Thursday, 8 April 2010

Hurt Locker reminded us of the men behind the uniform

Apologies for the delay in putting this up.
This is the column I wrote for the Bath Chronicle and was printed on March 11.

The last time I used my columns to talk about war/ peace et al, it created a healthy debate on our letters pages – and, to put it mildly, not everyone agreed with my views. But provoking debate is one of the main reasons such columns as this exist so here I go into battle-station mode yet again.


I have been provoked to do so after being truly delighted on Sunday night to see the remarkable Iraq war drama The Hurt Locker grab the two most important Oscars for best film and best director.

This was definitely my choice of the film of 2009 but I feared that the esteemed Hollywood Academy would have been so bowled over by the multi-millions raked in by 3D epic Avatar that they would have gone for that overlong slice of Pocahontas-in-space sci-fi nonsense instead.

But, thankfully, they didn't and The Hurt Locker was rightfully given the star billing it truly deserved.

For those who haven't yet seen the film (and I do hope it now gets a wider release following its Oscar success) it follows four ordinary American soldiers who just happen to have one of the worst jobs in the military – bomb disposal.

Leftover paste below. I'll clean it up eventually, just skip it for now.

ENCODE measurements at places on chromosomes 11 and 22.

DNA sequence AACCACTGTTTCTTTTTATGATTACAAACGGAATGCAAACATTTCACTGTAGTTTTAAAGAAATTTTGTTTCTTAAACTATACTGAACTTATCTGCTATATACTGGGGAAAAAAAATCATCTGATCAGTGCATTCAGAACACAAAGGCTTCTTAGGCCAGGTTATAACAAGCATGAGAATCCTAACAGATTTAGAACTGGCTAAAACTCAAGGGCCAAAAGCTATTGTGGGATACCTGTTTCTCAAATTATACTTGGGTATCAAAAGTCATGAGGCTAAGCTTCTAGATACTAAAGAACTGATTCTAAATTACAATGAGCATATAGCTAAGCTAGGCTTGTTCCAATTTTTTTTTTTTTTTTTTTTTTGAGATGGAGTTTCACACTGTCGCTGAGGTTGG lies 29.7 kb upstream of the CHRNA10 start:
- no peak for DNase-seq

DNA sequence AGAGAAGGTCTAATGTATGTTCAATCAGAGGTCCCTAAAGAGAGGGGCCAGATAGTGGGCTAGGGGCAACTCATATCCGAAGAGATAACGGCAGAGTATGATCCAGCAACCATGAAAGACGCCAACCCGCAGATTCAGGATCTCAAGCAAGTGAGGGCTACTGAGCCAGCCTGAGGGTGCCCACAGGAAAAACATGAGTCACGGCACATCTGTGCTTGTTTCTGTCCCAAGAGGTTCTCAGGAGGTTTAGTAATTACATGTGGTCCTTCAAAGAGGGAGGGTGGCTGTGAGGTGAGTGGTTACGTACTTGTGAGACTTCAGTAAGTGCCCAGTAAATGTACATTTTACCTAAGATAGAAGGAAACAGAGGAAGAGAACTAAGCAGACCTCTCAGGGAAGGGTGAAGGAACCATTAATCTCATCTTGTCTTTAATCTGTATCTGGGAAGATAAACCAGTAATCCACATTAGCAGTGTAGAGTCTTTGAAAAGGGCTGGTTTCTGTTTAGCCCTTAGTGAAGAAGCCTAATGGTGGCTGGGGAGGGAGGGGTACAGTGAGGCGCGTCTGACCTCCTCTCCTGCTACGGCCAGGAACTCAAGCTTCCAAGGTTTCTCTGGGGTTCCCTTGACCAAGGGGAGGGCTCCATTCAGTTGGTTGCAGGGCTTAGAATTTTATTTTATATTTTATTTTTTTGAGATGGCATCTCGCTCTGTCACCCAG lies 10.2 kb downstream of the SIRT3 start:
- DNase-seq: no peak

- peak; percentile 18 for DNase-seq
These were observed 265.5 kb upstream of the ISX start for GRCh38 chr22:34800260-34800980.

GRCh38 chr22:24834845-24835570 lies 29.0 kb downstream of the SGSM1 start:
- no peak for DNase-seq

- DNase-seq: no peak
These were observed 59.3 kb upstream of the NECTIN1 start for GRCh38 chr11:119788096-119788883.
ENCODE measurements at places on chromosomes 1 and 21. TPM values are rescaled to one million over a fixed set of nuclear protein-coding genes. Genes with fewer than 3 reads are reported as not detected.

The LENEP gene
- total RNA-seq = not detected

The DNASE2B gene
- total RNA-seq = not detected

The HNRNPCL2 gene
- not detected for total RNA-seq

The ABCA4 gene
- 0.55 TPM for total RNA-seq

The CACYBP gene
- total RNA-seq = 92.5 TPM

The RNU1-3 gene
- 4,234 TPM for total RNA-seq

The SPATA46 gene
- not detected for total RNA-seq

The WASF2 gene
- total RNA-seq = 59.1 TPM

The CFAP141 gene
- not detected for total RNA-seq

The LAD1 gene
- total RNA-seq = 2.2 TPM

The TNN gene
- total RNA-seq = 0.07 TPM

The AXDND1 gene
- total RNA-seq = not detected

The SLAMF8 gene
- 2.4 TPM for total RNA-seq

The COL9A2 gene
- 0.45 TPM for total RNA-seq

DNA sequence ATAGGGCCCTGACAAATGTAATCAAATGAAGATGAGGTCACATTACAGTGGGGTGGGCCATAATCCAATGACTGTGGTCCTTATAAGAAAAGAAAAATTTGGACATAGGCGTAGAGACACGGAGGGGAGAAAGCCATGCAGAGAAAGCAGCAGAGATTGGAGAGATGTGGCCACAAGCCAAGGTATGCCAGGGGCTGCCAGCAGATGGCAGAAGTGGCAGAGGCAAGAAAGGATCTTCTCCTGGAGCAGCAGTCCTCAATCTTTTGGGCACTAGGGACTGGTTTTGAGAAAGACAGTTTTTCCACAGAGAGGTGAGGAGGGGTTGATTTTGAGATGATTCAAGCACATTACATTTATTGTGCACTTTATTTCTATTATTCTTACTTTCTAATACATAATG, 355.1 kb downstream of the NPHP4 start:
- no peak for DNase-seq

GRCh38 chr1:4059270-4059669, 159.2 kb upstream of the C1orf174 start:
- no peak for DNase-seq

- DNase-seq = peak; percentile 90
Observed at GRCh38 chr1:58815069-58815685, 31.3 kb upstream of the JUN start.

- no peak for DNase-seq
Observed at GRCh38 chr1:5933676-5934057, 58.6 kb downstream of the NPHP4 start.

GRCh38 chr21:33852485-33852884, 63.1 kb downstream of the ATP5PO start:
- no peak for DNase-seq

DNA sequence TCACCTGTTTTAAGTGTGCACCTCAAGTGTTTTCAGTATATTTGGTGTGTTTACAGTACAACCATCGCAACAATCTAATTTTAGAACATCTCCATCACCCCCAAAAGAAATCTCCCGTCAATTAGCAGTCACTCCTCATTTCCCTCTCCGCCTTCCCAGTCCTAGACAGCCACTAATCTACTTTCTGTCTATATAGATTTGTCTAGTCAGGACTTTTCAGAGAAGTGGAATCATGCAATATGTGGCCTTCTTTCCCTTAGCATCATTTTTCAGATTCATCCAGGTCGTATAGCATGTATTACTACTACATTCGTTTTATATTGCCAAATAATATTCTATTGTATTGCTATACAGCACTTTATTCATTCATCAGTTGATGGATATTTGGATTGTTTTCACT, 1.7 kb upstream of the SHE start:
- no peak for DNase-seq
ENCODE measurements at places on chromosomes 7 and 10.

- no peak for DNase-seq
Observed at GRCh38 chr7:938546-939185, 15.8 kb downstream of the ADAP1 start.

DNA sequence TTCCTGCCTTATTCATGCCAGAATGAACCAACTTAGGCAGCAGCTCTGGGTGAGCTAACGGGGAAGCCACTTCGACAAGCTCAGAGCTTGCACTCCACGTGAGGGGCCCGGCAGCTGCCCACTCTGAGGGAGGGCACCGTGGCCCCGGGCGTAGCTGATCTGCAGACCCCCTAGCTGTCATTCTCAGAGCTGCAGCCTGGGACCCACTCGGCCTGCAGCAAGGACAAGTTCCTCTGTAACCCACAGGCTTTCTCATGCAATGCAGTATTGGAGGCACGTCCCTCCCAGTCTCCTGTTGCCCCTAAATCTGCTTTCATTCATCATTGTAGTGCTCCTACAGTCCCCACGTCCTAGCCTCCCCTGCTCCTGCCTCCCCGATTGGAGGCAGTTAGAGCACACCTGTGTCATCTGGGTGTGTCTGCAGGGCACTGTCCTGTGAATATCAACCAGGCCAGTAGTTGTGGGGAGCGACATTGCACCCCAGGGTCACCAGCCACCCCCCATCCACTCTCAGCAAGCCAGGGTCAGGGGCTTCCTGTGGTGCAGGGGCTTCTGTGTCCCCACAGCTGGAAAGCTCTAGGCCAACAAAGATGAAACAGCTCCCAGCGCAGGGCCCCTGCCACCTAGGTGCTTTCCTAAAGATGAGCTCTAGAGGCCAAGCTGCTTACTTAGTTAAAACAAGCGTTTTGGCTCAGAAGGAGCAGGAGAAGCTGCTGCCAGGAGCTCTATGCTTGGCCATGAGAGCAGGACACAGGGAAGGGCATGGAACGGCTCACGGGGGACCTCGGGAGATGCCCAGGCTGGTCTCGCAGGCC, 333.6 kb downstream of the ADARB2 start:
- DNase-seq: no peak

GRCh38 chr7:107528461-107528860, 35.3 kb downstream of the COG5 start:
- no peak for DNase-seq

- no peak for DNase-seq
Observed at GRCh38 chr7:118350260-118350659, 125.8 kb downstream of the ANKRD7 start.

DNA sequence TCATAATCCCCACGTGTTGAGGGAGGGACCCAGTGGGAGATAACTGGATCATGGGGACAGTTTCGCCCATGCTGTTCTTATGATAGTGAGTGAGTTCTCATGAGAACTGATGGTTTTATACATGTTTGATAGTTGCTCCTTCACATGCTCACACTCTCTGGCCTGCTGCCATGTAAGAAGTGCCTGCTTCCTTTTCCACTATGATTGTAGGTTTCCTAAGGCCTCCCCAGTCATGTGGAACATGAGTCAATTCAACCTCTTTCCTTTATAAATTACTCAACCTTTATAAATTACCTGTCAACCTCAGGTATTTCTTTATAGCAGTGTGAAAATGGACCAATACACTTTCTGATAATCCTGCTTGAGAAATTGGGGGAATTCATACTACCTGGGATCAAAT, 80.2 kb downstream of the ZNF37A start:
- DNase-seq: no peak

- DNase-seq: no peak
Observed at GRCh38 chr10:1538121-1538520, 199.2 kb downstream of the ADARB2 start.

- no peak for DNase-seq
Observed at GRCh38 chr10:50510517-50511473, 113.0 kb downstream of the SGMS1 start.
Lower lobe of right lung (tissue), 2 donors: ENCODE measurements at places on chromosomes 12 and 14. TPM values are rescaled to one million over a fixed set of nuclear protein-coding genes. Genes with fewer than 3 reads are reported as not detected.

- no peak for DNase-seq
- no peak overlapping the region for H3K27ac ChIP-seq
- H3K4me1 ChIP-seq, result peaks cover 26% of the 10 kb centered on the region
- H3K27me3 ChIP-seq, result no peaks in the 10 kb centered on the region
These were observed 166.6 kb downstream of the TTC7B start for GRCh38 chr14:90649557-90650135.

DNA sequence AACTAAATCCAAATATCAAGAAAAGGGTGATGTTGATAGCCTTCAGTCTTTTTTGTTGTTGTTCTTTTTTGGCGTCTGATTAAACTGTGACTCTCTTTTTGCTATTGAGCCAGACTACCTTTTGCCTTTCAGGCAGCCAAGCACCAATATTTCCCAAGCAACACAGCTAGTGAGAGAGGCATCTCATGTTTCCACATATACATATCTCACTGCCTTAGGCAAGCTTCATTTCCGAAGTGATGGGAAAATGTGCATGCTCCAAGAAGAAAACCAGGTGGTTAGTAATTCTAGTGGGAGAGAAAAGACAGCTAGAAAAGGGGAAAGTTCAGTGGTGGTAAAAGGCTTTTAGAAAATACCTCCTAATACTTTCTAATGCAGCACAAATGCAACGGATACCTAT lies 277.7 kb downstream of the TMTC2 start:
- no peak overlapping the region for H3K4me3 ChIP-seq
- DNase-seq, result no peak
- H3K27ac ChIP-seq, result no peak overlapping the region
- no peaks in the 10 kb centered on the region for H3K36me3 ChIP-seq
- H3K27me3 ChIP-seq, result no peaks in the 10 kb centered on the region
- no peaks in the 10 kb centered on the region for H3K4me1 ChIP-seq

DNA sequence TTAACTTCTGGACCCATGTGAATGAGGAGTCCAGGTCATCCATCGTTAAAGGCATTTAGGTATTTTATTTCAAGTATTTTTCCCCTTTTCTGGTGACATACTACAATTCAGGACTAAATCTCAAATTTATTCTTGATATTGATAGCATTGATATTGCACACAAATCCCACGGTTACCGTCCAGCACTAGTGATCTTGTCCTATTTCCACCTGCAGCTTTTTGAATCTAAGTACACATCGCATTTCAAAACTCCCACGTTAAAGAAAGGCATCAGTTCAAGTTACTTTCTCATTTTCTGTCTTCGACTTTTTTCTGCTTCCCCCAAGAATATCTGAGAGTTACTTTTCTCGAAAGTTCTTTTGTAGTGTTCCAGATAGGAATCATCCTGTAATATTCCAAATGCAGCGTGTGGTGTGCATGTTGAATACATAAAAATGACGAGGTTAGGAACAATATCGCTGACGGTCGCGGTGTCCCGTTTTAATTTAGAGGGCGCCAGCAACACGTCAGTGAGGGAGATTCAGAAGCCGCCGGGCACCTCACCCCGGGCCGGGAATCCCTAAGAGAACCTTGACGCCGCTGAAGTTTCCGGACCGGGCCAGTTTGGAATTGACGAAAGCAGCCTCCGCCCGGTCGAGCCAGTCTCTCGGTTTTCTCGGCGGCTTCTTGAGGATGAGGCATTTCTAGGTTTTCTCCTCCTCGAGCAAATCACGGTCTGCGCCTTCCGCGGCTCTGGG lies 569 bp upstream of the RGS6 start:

In often painstakingly intricate detail, it shows how every decision they make could literally be of life and death proportions and you can't help but put yourself in their shoes and just feel eternally grateful that you don't have to put on such footwear.

Where I think the film also triumphs is that unlike many dramas to do with wars past and present, this film makes no social or political commentary about the reasons why the soldiers are where they are. We all may have our own views about the need for our fellow countrymen to be in Iraq or Afghanistan but the real power of The Hurt Locker is to remind us all that behind the politics and the big debates are just ordinary men and women who are asked to do extraordinary jobs in inhospitable surroundings.

The film works because you look beyond the uniform and just see the men instead.

I personally think we should try to do that with all our soldiers who are currently fighting in the terrible conditions of Afghanistan. Whatever people may think of the rights and wrongs about this conflict, we should never forget that the people who have a Union Jack on their uniforms were given no choice about being sent to the front and must therefore be treated with respect for their work there regardless of our views on whether it is right or not that they are caught up in this strange and often bewildering campaign.

Men and women choose to join our forces for all kind of reasons but as Jack Nicholson's character in the film A Few Good Men pointedly says, they are sometimes doing the sort of work that we may not want to even think about but may just be making it that bit easier for us all to sleep safely each night.

The Hurt Locker is important because it shows that it is politics that causes wars but it is men and women that have to fight them.

We should never forget that.

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